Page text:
• Science experiments at home. Yes, some of those can be done at home, and they’re fun to do. A few suggestions: here (for kids, with household stuff), and here, or here, among many sites.

 

Be creative

 

Writing

  • Keeping a diary may sound boring, but we live in interesting times. What you’re experiencing now may easily be blurred by whatever comes next. Write it down, so you can look back and reflect on the pandemic later.
  • Write stories (though maybe don’t go down the road of apocalypses). You think you’re not creative enough for that? Then try to re-tell GoT to someone who hasn’t seen the series, or write a modern-day version of, say, red riding hood or Romeo & Juliet.
  • Write about something else. For instance, writing this blog post took me as much time as I would otherwise have spent on two dance classes, this post took me three evenings + another 2-3 hours to write, and this series of posts eventually evolved into a textbook. Or you can add a few pages to Wikipedia.

 

Arts

These activities tend to call for lots of materials, but those shops are possibly closed already. The following list is an intersection of supermarket-materials and artsy creations.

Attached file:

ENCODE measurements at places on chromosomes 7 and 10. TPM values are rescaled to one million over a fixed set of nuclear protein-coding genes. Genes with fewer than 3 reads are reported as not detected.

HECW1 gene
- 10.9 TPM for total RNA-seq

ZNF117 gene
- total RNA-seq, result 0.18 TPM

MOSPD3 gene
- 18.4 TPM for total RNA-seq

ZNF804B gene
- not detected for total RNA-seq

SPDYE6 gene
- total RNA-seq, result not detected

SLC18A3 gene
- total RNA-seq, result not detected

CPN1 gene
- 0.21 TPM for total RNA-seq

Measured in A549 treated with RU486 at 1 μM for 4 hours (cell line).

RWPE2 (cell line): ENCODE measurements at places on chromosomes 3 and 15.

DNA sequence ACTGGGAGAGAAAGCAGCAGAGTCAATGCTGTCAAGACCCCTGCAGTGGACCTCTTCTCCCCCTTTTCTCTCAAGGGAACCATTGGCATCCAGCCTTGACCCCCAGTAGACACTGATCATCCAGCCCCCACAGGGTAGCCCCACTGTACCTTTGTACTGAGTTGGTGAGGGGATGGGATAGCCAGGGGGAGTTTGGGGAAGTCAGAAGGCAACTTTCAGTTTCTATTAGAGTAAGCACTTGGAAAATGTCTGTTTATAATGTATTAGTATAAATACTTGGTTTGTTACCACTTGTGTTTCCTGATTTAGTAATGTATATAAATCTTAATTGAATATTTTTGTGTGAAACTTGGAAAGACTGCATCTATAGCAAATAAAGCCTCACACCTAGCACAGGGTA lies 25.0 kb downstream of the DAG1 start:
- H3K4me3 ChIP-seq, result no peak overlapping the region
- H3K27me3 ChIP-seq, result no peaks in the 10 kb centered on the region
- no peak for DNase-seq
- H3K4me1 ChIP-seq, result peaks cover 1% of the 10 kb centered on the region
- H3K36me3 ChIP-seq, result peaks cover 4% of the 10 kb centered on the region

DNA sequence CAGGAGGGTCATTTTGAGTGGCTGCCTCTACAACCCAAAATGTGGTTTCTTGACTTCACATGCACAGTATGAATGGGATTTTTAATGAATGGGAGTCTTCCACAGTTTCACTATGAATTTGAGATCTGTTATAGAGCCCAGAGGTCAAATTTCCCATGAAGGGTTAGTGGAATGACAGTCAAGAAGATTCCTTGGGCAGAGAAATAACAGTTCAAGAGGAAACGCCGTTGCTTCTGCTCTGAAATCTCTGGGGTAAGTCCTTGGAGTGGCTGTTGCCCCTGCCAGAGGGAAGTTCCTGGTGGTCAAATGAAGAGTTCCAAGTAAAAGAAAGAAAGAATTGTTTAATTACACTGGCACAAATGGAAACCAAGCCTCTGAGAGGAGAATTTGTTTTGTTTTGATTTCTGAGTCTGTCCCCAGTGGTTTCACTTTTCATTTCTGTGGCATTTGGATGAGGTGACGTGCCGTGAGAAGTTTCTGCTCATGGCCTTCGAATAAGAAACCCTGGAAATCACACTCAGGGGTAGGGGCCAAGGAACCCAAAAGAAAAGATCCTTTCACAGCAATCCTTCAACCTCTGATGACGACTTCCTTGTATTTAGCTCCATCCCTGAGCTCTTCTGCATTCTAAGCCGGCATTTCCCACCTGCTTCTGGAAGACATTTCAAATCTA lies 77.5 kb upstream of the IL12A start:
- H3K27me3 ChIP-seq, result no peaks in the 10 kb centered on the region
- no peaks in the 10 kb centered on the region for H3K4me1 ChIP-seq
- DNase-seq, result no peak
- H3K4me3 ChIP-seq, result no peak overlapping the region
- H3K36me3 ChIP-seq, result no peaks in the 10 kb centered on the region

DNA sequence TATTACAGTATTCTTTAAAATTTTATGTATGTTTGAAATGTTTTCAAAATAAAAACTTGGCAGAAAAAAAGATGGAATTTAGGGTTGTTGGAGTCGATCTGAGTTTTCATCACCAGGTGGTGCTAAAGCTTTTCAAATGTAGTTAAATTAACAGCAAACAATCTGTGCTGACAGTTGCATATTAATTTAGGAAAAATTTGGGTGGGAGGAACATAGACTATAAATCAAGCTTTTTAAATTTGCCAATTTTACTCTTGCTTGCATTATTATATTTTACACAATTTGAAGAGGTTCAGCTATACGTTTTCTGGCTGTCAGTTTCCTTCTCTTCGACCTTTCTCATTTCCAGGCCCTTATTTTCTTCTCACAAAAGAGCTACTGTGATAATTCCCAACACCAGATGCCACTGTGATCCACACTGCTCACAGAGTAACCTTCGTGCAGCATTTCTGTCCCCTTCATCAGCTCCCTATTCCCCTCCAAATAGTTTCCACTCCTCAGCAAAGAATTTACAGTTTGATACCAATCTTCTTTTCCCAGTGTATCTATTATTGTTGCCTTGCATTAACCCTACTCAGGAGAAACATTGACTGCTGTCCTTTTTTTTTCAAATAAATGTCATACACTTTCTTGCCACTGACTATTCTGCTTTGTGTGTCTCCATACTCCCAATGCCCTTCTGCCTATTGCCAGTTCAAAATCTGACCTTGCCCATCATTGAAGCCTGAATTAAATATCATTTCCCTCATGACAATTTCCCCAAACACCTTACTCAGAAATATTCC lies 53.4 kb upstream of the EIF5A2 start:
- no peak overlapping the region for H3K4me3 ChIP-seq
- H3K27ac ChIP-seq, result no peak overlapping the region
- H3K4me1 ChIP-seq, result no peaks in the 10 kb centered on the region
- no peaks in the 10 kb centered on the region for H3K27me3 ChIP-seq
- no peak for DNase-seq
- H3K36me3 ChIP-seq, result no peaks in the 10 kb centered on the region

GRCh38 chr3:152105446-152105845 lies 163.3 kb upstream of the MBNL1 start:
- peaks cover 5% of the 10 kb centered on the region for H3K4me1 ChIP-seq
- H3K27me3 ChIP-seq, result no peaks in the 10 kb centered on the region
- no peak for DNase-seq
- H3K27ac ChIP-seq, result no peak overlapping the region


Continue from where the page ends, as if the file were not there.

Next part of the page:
• Durable ‘bread’ figures with salt dough, for if you have no clay. Regular dough for bread perishes, but add lots of salt, and after baking it, it will remain good for years. The solid dough allows for many creations.
  • Food art with fruit and vegetables (and then eat it, of course); there are pictures for ideas, as well as YouTube videos.
  • Paper-folding and cutting to make decorations, like paper doll chains, origami, kirigami.
  • Painting with food paints or make your own paint. For instance, when cooking beetroot, the water turns very dark red-ish—don’t throw that away. iirc onion for yellow and spinach for green. This can be used for, among others, painting eggs and water-colour painting on paper. Or take a tea sieve and a toothbrush, cut out a desired figurine, dip the toothbrush in the colour-water and scrape it against the sieve to create small irregular drops and splashes.